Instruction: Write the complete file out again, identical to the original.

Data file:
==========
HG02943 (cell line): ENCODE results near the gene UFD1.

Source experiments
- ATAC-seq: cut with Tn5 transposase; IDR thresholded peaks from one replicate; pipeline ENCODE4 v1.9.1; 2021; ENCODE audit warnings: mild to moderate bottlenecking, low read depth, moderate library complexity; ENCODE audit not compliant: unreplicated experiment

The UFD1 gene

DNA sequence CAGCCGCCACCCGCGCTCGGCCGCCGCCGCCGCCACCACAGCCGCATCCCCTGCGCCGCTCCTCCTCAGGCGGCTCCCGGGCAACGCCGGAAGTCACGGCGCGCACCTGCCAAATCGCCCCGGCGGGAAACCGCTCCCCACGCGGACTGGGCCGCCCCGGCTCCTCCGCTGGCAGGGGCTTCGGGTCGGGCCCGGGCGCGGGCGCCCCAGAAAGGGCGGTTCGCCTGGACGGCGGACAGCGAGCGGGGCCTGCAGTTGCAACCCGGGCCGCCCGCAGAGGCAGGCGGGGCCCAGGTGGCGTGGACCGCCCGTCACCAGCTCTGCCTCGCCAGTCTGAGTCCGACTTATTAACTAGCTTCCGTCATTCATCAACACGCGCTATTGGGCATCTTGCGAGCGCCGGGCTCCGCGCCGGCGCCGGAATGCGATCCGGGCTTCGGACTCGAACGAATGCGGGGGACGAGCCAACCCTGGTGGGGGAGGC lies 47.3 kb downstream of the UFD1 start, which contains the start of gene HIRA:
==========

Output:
HG02943 (cell line): ENCODE results near the gene UFD1.

Source experiments
- ATAC-seq: cut with Tn5 transposase; IDR thresholded peaks from one replicate; pipeline ENCODE4 v1.9.1; 2021; ENCODE audit warnings: mild to moderate bottlenecking, low read depth, moderate library complexity; ENCODE audit not compliant: unreplicated experiment

The UFD1 gene

DNA sequence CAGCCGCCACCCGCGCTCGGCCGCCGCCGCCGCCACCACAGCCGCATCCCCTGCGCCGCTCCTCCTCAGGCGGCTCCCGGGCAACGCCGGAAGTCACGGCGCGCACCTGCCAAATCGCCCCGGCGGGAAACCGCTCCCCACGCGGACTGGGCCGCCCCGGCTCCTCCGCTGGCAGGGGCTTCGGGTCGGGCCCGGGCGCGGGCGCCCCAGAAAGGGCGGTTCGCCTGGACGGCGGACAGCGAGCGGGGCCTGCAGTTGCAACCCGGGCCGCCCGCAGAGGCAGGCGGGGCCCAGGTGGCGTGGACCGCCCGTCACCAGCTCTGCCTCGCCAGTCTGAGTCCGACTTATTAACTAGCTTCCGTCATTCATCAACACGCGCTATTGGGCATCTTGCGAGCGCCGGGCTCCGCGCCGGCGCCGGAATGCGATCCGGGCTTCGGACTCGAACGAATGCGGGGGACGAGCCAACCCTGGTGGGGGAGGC lies 47.3 kb downstream of the UFD1 start, which contains the start of gene HIRA: